Verse-capping twixt king and fool

​In this play about Will Somers, the long-serving jester of Henry VIII (r. 1509-47), we have art imitating life, showing the spectrum of fiction-to-fact which a famous historical fool can encompass; Somers is not the only household name to have plays written about him, or jokes and anecdotes pegged to him in any number of jest-books.  Shelley wrote a fragment about Archy Armstrong, and the Chinese jester Dongfang Shuo had a few plays written about him.

Nor is he alone in having bouts of king-fool verse-capping have been attributed.  This fictional exchange makes fun of Henry’s philandering reputation.   Written about 100 years after the relationship it describes, the playwright probably felt safe with his lèse-majesté, as seen in these two charming examples.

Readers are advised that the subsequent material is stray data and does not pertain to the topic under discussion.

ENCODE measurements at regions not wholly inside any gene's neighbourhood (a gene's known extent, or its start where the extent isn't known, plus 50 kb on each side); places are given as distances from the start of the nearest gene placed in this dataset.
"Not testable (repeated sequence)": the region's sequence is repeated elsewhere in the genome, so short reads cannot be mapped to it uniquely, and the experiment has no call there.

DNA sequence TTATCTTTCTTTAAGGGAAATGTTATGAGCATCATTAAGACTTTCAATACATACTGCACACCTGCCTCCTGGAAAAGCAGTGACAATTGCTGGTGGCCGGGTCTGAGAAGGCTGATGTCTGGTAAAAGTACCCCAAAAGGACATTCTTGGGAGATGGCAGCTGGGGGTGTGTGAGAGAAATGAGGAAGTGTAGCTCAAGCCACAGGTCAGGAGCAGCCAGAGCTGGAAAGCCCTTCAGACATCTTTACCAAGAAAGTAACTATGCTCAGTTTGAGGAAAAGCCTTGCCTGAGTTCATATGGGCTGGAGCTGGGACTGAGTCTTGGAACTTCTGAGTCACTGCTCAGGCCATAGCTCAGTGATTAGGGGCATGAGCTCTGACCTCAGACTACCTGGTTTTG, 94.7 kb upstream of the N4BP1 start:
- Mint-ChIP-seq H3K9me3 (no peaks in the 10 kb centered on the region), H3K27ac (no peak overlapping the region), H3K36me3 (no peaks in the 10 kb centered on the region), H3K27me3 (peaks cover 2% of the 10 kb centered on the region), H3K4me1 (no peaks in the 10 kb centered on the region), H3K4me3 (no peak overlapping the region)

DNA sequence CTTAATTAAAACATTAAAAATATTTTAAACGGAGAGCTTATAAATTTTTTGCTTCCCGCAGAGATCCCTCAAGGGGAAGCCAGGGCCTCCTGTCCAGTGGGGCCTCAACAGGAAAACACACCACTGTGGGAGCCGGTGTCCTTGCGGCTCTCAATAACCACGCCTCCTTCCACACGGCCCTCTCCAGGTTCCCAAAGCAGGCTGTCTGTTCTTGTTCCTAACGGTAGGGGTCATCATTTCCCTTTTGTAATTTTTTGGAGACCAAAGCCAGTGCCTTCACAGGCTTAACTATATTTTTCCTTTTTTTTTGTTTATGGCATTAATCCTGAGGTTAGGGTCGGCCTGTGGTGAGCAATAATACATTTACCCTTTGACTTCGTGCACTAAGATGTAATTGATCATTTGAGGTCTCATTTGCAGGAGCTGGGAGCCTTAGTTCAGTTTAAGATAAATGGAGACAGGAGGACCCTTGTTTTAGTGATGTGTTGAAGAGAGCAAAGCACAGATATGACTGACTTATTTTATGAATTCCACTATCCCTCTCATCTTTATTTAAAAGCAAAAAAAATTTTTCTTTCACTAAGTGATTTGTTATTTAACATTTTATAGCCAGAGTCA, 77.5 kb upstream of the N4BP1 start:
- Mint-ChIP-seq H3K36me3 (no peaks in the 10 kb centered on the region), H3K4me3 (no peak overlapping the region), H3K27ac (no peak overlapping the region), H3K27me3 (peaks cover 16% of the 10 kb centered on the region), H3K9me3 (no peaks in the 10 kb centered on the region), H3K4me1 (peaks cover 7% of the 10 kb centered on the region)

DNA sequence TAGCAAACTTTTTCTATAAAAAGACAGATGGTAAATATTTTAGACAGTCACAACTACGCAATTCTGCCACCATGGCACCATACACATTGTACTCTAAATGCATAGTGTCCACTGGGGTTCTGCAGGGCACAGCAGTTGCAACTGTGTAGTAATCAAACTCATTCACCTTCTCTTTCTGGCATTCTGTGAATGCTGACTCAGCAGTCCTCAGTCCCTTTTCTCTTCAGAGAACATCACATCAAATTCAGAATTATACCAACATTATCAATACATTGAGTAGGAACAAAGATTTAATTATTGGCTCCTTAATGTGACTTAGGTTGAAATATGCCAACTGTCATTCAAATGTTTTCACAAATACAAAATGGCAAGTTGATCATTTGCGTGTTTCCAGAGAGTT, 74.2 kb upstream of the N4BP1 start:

Henry: `The bud is spread, the Rose is red, the leafe is green’

Somers: `A wench t’is sed, was found in your bed, besides / the Queene’ (ll. 3044-46)


Henry: `In yonder Tower, theres a flower, that hath my heart’

Somers: `Within this houre, she pist full sower, & let a fart’ (ll. 3054-55)

Source: Samuel Rowley (d. c. 1633), When You See Me You Know Me (1604), (Oxford: Oxford University Press, 1952)

Image credit: Title page of the second edition of Samuel Rowley’s When You See Me You Know Me (1613), published in London by Nathanial Butter, British Museum copy, from the Tudor Facsimile reproduction published in 1913


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